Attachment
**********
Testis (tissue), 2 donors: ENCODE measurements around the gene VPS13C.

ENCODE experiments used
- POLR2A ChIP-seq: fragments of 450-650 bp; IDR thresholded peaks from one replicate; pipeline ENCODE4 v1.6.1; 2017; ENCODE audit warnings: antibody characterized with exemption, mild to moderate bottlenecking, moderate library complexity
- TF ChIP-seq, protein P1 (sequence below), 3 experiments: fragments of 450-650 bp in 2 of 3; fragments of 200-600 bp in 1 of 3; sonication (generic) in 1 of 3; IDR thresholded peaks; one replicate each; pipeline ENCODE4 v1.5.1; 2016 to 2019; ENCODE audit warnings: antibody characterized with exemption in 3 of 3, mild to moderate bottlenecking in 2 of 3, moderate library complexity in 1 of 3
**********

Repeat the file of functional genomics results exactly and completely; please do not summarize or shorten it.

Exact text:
Testis (tissue), 2 donors: ENCODE measurements around the gene VPS13C.

ENCODE experiments used
- POLR2A ChIP-seq: fragments of 450-650 bp; IDR thresholded peaks from one replicate; pipeline ENCODE4 v1.6.1; 2017; ENCODE audit warnings: antibody characterized with exemption, mild to moderate bottlenecking, moderate library complexity
- TF ChIP-seq, protein P1 (sequence below), 3 experiments: fragments of 450-650 bp in 2 of 3; fragments of 200-600 bp in 1 of 3; sonication (generic) in 1 of 3; IDR thresholded peaks; one replicate each; pipeline ENCODE4 v1.5.1; 2016 to 2019; ENCODE audit warnings: antibody characterized with exemption in 3 of 3, mild to moderate bottlenecking in 2 of 3, moderate library complexity in 1 of 3